In the first class of her course, Freadman had us plan a special meal in groups. Born and raised in Rio, I was in a group with an Indonesian, a Korean, and a Chinese classmates. We had way more difficulty doing the task than the Australian-only group because we couldn’t agree on what a side dish was (to many Asians, rice is the main dish and the side dishes are the proteins).

The second part of the task was much easier to us. We had to relate that meal planning to what genre is. The idea, I think, was that meals have moves — first the appetizers, then the main course, then the dessert — much like texts have moves as well — an essay is said to have an introduction, arguments, and a conclusion. However, the fact we didn’t understand meals in the same way made it plain to us that there’s always a tension in genres. With us, it was a cultural tension, but then again, when is there not a cultural tension? Ask Paulistas what “mistura” is and you’ll get an answer pretty much like the Asians’. Ask your neighbors what a good meal is, and you’ll soon find diversity and difference.

The tension of a text exists in relation to what it is not (the other genres) and with what it is, with the category it purportedly “belongs to”. Every text reinvents the genre, like Anne and Claudia reinvent teaching and Hanna reinvented comedy. Every text resignifies the genre, be it by highlighting its repetition of what has been done before, or by pushing the boundaries that are never really there, lines on the sand at most.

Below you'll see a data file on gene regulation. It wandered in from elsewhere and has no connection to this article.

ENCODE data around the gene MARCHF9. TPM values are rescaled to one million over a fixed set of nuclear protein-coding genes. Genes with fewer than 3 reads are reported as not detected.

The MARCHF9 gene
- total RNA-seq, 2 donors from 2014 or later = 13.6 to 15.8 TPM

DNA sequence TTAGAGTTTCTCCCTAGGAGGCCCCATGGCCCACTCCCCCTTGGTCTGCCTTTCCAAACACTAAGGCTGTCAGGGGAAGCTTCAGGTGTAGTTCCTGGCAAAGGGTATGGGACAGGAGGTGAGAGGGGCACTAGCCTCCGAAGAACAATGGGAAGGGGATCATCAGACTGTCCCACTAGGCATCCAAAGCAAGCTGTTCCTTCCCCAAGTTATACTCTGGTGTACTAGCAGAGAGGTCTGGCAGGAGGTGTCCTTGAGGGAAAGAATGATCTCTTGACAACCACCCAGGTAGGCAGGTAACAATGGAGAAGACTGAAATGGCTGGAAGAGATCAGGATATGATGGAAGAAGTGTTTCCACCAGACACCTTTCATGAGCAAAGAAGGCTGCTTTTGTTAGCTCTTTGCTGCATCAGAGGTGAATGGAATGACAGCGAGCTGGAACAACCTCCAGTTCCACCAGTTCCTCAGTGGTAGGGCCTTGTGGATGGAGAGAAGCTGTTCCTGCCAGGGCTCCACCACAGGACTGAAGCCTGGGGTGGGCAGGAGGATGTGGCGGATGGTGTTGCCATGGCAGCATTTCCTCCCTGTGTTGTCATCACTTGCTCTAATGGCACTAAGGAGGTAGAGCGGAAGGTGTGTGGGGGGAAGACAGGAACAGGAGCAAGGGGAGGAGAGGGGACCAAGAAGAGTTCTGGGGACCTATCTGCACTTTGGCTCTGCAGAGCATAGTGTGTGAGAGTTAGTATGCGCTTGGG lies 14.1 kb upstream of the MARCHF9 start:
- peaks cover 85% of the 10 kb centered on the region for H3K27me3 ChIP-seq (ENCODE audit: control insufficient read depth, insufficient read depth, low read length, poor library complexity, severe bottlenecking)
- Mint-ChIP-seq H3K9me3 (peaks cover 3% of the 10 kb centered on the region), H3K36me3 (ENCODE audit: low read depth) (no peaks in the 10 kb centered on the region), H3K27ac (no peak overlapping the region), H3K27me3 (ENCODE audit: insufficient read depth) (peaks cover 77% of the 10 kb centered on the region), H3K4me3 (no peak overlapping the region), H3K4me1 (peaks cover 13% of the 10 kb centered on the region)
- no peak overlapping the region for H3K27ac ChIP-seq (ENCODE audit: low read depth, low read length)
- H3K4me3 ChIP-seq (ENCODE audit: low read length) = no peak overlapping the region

With Hanna, the punchline is perhaps unsaid: that was not a stand-up comedy and at the same time it was. Inbuilt diversity like the color blue.

And I thought, maybe this text is not fit for a teaching blog post, either. Yeah, by all means, you can read it as a post on what genre is and how we teach it (badly!). Or not. Either way, something is broken here. And that’s why I decided to post it, as a reminder that in language use, things are not as whole and complete and simple as we like to make it seem for teaching purposes.

That incompleteness is great, however. It’s what pushes us forward. It’s the holes in a text that push us to compose other texts. Hanna’s show prompted me to write this, whatever this text is. A genre causes other genres.

A genre can even justify human actions, taught prof Freadman in a way that showed me how to bring critical thinking to class. But I’ll leave it at that for now. 

Watch Hanna’s show. Maybe there’s a lesson there somewhere. Maybe it won’t be an EFL lesson, but hey, it’s the end of the semester anyway.

Natália Guerreiro

Natália Guerreiro has been a teacher since the year 2000 and currently works in Aviation English assessment and teaching for the Brazilian Air Force. She holds a CELTA, a B.A. in English & Portuguese from UFRJ, and an M.A. in Applied Linguistics from the University of Melbourne. She's been elected BRAZ-TESOL's Second Vice President for the 2019-2020 term.